Sunday, July 11, 2004

[news] Highlights from The McKinsey Global Survey of Business Executives, July 2004

Saturday, July 10, 2004
Dateline: China
The new McKinsey Global Survey of Business Executives was published late last week.  (See .)  Nothing earthshaking, but several items worth noting.
"India wins in talent and R&D."  What this means, I think (it really isn't very clear), is that to know India is to love India (I'm paraphrasing, of course) -- and India beats China as a better source for knowledge workers.  Within the exception of APAC execs, "more executives of large companies say that they plan to invest in R&D facilities in India than in China."  Frankly, this doesn't have to be the case and it simply points to the fact that the "the powers that be" in China need to make a better case for R&D sourcing in China.  I can keep making this claim until I'm blue in the face, but I can't be the only talking head pushing for China.  However, there doesn't seem to be a lot of faith in India's new government by anyone (well, except for Indians).  Hmmm ...
"China has its admirers."  Are they referring to me?    Well, not everyone is an admirer according to the McKinsey survey.  One major divergence between execs in China and North American execs is that the Chinese nationals have a lot of faith in their government; conversely, North American execs have almost no faith in the Chinese government:  95% to 7% respectively.  North American execs are more upbeat about India.  Nevertheless, China still gets the lion's share of foreign direct investment, even compared to India.  What's interesting, though, is that North American execs are "the least confident -- and least interested (in China)."  Not the best news.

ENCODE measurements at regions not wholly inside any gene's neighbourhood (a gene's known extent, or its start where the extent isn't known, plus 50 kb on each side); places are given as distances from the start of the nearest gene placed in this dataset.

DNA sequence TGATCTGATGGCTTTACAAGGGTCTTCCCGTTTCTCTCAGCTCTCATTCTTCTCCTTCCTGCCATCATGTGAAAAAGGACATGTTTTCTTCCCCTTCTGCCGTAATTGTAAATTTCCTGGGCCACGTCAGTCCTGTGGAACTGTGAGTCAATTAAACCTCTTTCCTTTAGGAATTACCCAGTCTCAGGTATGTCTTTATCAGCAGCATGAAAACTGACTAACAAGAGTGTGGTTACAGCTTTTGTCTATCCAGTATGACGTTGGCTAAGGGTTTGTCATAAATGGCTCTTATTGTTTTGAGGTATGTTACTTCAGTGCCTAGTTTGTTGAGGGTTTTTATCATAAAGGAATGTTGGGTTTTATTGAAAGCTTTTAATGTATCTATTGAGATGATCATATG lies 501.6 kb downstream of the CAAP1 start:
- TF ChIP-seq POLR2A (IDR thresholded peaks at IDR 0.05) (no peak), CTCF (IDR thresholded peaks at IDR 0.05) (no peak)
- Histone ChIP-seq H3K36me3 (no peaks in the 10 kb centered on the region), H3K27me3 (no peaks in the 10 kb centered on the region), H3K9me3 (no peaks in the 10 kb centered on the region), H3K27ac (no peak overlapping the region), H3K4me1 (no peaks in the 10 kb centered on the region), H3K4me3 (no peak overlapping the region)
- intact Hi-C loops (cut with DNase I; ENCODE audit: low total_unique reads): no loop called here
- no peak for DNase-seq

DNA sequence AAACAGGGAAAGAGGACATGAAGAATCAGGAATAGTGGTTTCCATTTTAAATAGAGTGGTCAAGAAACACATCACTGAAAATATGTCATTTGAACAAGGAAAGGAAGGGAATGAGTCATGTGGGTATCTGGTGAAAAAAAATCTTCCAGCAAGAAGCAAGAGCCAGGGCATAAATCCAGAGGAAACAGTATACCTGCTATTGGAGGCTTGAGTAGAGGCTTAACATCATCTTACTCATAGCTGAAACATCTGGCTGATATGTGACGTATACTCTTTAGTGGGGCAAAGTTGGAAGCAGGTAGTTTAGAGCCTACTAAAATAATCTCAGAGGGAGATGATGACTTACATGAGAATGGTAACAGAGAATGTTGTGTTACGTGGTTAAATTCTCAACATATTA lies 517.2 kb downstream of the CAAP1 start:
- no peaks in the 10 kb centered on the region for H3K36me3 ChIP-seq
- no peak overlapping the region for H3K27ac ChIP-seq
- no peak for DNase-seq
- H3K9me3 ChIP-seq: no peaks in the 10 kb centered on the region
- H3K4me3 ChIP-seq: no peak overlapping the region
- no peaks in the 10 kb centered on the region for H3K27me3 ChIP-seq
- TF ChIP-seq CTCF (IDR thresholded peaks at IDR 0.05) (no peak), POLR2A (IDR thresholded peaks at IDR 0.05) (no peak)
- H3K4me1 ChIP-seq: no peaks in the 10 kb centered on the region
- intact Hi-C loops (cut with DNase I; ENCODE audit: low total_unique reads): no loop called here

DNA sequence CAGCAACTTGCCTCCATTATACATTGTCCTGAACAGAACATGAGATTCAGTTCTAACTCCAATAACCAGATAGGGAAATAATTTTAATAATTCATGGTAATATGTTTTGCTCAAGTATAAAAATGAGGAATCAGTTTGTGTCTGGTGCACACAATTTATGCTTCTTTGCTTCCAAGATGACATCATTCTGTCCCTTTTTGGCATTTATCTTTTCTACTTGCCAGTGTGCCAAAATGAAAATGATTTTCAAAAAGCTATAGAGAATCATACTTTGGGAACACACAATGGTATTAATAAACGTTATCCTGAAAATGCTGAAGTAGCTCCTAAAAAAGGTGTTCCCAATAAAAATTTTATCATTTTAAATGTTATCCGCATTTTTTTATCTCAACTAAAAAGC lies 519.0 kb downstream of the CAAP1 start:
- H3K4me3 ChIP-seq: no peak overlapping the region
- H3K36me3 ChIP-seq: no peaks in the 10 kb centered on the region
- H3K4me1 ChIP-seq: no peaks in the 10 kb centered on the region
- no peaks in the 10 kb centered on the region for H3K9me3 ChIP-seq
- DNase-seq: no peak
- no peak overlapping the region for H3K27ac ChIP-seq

Tidbits on Outsourcing
According to a recent DiamondCluster survey, 26% of buyers of outsourcing services were dissatisfied with their outsourcing efforts and 21% said they had prematurely terminated an outsourcing arrangement in the past 12 months.
The same article (see ) also noted a rule of thumb for contract management staff sizing:  Five to six employees on the client side for every 100 people that are assigned to an engagement by the supplier.
In another article, Gartner claimed that 90% of offshoring revs go to India, with Ireland as its main competitor.  (However, this might be heavily biased toward BPO.)  "China and Russia currently lack the resources or infrastructure to really challenge India, according to the analyst house."  Funny, but Gartner has done work with the the software industry promotional agencies in Shanghai and Dalian.  Perhaps they wore blinders during their visit:  Clearly there are at least four "cities of excellence" in China, i.e., Shanghai, Dalian, Shenzhen and Beijing.  To brush aside the "cities of excellence" while branding China in a negative light is simply irresponsible.  Gartner should know better -- if this is what Gartner really said.  (See .)
David Scott Lewis
President & Principal Analyst
IT E-Strategies, Inc.
Menlo Park, CA & Qingdao, China